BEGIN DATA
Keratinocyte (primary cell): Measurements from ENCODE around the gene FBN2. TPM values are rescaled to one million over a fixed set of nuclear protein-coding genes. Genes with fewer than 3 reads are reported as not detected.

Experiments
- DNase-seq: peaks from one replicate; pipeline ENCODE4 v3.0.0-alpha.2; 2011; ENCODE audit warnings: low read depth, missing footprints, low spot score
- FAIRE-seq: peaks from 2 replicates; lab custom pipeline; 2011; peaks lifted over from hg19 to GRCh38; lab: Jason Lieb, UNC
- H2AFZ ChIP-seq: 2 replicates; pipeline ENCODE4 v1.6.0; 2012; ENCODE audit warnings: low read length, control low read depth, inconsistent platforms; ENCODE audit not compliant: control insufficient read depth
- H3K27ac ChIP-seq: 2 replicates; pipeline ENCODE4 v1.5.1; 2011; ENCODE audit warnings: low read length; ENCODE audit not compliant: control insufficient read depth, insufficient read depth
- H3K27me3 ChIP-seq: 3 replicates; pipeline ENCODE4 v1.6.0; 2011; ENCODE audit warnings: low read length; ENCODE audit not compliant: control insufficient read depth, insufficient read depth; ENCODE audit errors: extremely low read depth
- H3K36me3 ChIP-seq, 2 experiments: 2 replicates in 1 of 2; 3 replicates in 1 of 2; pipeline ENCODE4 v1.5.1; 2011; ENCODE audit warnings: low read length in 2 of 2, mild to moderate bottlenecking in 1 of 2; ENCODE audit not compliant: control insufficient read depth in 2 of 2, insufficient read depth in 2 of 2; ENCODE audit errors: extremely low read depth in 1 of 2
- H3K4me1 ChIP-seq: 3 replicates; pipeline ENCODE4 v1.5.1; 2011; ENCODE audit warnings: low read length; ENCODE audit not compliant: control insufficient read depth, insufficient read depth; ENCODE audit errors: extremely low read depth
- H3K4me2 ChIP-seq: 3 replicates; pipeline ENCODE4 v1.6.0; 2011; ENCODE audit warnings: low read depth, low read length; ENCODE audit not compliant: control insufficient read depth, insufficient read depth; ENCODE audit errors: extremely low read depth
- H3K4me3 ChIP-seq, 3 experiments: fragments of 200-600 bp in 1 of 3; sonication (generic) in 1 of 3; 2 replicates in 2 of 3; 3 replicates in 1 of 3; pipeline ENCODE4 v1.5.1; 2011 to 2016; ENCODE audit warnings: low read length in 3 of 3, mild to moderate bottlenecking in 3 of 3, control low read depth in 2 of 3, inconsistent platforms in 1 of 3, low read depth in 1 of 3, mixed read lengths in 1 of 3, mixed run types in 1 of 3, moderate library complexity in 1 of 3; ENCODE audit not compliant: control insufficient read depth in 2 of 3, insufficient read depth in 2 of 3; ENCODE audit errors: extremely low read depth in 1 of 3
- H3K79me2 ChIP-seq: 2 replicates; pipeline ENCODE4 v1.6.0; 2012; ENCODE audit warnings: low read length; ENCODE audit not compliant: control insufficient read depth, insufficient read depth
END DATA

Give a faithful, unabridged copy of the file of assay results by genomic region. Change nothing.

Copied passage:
Keratinocyte (primary cell): Measurements from ENCODE around the gene FBN2. TPM values are rescaled to one million over a fixed set of nuclear protein-coding genes. Genes with fewer than 3 reads are reported as not detected.

Experiments
- DNase-seq: peaks from one replicate; pipeline ENCODE4 v3.0.0-alpha.2; 2011; ENCODE audit warnings: low read depth, missing footprints, low spot score
- FAIRE-seq: peaks from 2 replicates; lab custom pipeline; 2011; peaks lifted over from hg19 to GRCh38; lab: Jason Lieb, UNC
- H2AFZ ChIP-seq: 2 replicates; pipeline ENCODE4 v1.6.0; 2012; ENCODE audit warnings: low read length, control low read depth, inconsistent platforms; ENCODE audit not compliant: control insufficient read depth
- H3K27ac ChIP-seq: 2 replicates; pipeline ENCODE4 v1.5.1; 2011; ENCODE audit warnings: low read length; ENCODE audit not compliant: control insufficient read depth, insufficient read depth
- H3K27me3 ChIP-seq: 3 replicates; pipeline ENCODE4 v1.6.0; 2011; ENCODE audit warnings: low read length; ENCODE audit not compliant: control insufficient read depth, insufficient read depth; ENCODE audit errors: extremely low read depth
- H3K36me3 ChIP-seq, 2 experiments: 2 replicates in 1 of 2; 3 replicates in 1 of 2; pipeline ENCODE4 v1.5.1; 2011; ENCODE audit warnings: low read length in 2 of 2, mild to moderate bottlenecking in 1 of 2; ENCODE audit not compliant: control insufficient read depth in 2 of 2, insufficient read depth in 2 of 2; ENCODE audit errors: extremely low read depth in 1 of 2
- H3K4me1 ChIP-seq: 3 replicates; pipeline ENCODE4 v1.5.1; 2011; ENCODE audit warnings: low read length; ENCODE audit not compliant: control insufficient read depth, insufficient read depth; ENCODE audit errors: extremely low read depth
- H3K4me2 ChIP-seq: 3 replicates; pipeline ENCODE4 v1.6.0; 2011; ENCODE audit warnings: low read depth, low read length; ENCODE audit not compliant: control insufficient read depth, insufficient read depth; ENCODE audit errors: extremely low read depth
- H3K4me3 ChIP-seq, 3 experiments: fragments of 200-600 bp in 1 of 3; sonication (generic) in 1 of 3; 2 replicates in 2 of 3; 3 replicates in 1 of 3; pipeline ENCODE4 v1.5.1; 2011 to 2016; ENCODE audit warnings: low read length in 3 of 3, mild to moderate bottlenecking in 3 of 3, control low read depth in 2 of 3, inconsistent platforms in 1 of 3, low read depth in 1 of 3, mixed read lengths in 1 of 3, mixed run types in 1 of 3, moderate library complexity in 1 of 3; ENCODE audit not compliant: control insufficient read depth in 2 of 3, insufficient read depth in 2 of 3; ENCODE audit errors: extremely low read depth in 1 of 3
- H3K79me2 ChIP-seq: 2 replicates; pipeline ENCODE4 v1.6.0; 2012; ENCODE audit warnings: low read length; ENCODE audit not compliant: control insufficient read depth, insufficient read depth